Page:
Cosmos: An Illustrated History of Astronomy and Cosmology

Paperback | July 15, 2008

byJohn North

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For millennia humans have studied the skies to help them grow crops, navigate the seas, and earn favor from their gods. We still look to the stars today for answers to fundamental questions: How did the universe begin? Will it end, and if so, how? What is our place within it? John North has been examining such questions for decades. In Cosmos, he offers a sweeping historical survey of the two sciences that help define our place in the universe: astronomy and cosmology.
            Organizing his history chronologically, North begins by examining Paleolithic cave drawings that clearly chart the phases of the moon. He then investigates scientific practices in the early civilizations of Egypt, Greece, China, and the Americas (among others), whose inhabitants developed sophisticated methods to record the movements of the planets and stars. Trade routes and religious movements, North notes, brought these ancient styles of scientific thinking to the attention of later astronomers, whose own theories—such as Copernicus’ planetary theory—led to the Scientific Revolution.
            The work of master astronomers, including Ptolemy, Galileo, Kepler, and Newton, is described in detail, as are modern-day developments in astrophysics, such as the advent of radio astronomy, the brilliant innovations of Einstein, and the many recent discoveries brought about with the help of the Hubble telescope. This new edition brings North’s seminal book right up to the present day, as North takes a closer look at last year’s reclassification of Pluto as a “dwarf” planet and gives a thorough overview of current research.
            With more than two hundred illustrations and a comprehensive bibliography, Cosmos is the definitive history of astronomy and cosmology. It is sure to find an eager audience among historians of science and astronomers alike.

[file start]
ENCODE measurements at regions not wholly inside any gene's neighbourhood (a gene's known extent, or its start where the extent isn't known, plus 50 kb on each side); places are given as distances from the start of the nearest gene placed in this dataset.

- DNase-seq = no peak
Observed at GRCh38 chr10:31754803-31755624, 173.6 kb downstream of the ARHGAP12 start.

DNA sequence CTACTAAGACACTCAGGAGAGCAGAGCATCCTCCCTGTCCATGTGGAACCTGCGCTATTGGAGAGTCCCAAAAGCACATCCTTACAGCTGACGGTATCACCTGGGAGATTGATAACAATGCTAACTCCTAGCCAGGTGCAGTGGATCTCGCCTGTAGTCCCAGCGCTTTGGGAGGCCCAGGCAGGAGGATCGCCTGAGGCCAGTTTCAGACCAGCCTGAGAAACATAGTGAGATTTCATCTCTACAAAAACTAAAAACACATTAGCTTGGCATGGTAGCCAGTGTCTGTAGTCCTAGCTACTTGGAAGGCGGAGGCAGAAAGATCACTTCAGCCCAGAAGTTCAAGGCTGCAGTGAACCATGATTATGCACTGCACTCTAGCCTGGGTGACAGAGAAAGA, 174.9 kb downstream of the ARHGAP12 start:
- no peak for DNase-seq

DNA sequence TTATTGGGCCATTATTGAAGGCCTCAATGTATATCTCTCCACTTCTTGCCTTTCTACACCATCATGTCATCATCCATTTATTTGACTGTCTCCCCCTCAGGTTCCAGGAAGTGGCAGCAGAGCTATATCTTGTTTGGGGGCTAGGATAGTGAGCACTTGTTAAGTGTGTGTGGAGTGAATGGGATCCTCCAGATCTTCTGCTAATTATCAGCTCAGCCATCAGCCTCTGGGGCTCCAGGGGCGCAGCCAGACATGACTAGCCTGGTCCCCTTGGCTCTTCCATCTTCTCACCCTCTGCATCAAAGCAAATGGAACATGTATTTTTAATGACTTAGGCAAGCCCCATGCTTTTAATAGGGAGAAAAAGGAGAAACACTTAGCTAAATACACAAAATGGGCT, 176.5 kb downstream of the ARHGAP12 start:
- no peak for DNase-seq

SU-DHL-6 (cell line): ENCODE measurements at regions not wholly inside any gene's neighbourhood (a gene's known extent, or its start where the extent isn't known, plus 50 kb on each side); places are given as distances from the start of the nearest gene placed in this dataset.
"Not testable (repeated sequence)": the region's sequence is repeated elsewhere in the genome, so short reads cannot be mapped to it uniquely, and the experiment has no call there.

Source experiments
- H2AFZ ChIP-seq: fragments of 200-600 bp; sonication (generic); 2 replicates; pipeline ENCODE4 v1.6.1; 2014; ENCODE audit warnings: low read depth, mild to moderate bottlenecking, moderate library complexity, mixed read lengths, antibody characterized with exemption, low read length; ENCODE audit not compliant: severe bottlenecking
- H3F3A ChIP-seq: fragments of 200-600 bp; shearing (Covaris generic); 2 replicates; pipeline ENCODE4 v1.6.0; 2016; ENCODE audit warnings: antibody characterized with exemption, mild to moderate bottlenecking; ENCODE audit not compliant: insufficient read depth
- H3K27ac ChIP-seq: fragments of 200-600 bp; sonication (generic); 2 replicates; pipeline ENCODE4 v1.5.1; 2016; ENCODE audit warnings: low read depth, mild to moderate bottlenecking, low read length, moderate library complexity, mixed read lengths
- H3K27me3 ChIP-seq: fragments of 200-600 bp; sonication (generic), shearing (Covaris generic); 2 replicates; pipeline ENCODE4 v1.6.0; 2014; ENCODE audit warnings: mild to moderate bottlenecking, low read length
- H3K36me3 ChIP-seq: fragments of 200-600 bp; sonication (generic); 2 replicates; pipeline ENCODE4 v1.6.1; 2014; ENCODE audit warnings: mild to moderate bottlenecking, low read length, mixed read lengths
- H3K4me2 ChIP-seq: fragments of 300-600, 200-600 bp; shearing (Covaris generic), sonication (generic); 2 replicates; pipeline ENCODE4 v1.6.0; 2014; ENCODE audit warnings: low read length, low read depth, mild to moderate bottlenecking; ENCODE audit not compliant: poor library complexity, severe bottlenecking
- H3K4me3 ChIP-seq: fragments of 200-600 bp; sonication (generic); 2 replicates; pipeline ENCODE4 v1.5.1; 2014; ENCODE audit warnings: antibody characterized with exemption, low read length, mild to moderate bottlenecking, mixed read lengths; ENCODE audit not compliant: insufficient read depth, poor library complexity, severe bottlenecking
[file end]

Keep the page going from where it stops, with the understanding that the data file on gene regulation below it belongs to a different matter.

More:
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For millennia humans have studied the skies to help them grow crops, navigate the seas, and earn favor from their gods. We still look to the stars today for answers to fundamental questions: How did the universe begin? Will it end, and if so, how? What is our place within it? John North has been examining such questions for decades. In...

John North (1934-2008) was professor emeritus at the University of Groningen in the Netherlands. He was the author of many books, including The Measure of the Universe: A History of Modern Cosmology, The Ambassadors’ Secret: Holbein and the World of the Renaissance, and, most recently, God’s Clockmaker: Richard Wallingford and the Inve...

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Format:PaperbackDimensions:736 pages, 10 × 7 × 2.1 inPublished:July 15, 2008Publisher:University Of Chicago PressLanguage:English

The following ISBNs are associated with this title:

ISBN - 10:0226594416

ISBN - 13:9780226594415

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Extra Content

Table of Contents

List of Illustrations
List of Plates
Credits
Preface to the First Edition
Preface to the Present Edition
Note on Numbers and Units
Introduction
 
1 PREHISTORIC ASTRONOMY
 
2 ANCIENT EGYPT
 
3 MESOPOTAMIA
 
4 THE GREEK AND ROMAN WORLDS
 
5 CHINA AND JAPAN
 
6 PRE-COLUMBIAN AMERICA
 
7 INDIAN AND PERSIAN ASTRONOMY
 
8 EASTERN ISLAM
 
9 WESTERN ISLAM AND CHRISTIAN SPAIN
 
10 MEDIEVAL AND EARLY RENAISSANCE EUROPE
 
11 COPERNICUS’ PLANETARY THEORY
 
12 THE NEW EMPIRICISM
 
13 THE RISE OF PHYSICAL ASTRONOMY
 
14 NEW ASTRONOMICAL PROBLEMS
 
15 PRECISION AND THE NEW ASTROPHYSICS
 
16 GALAXIES, STARS, AND ATOMS
 
17 THE RENEWAL OF COSMOLOGY
 
18 RADIO ASTRONOMY
 
19 OBSERVATORIES IN SPACE
 
20 MACROCOSM AND MICROCOSM
 
Bibliographical Survey
Index

Editorial Reviews

“Soon after completing this work, John David North died following a heroic battle with cancer, and the history of astronomy community lost one of its few great contemporary generalists. I sometimes wonder what Otto Neugebauer would have said about Cosmos. Probably he would have harrumphed and declared, ‘It isn't long enough.’ But at 900 brilliant pages, we could hardly ask for more.”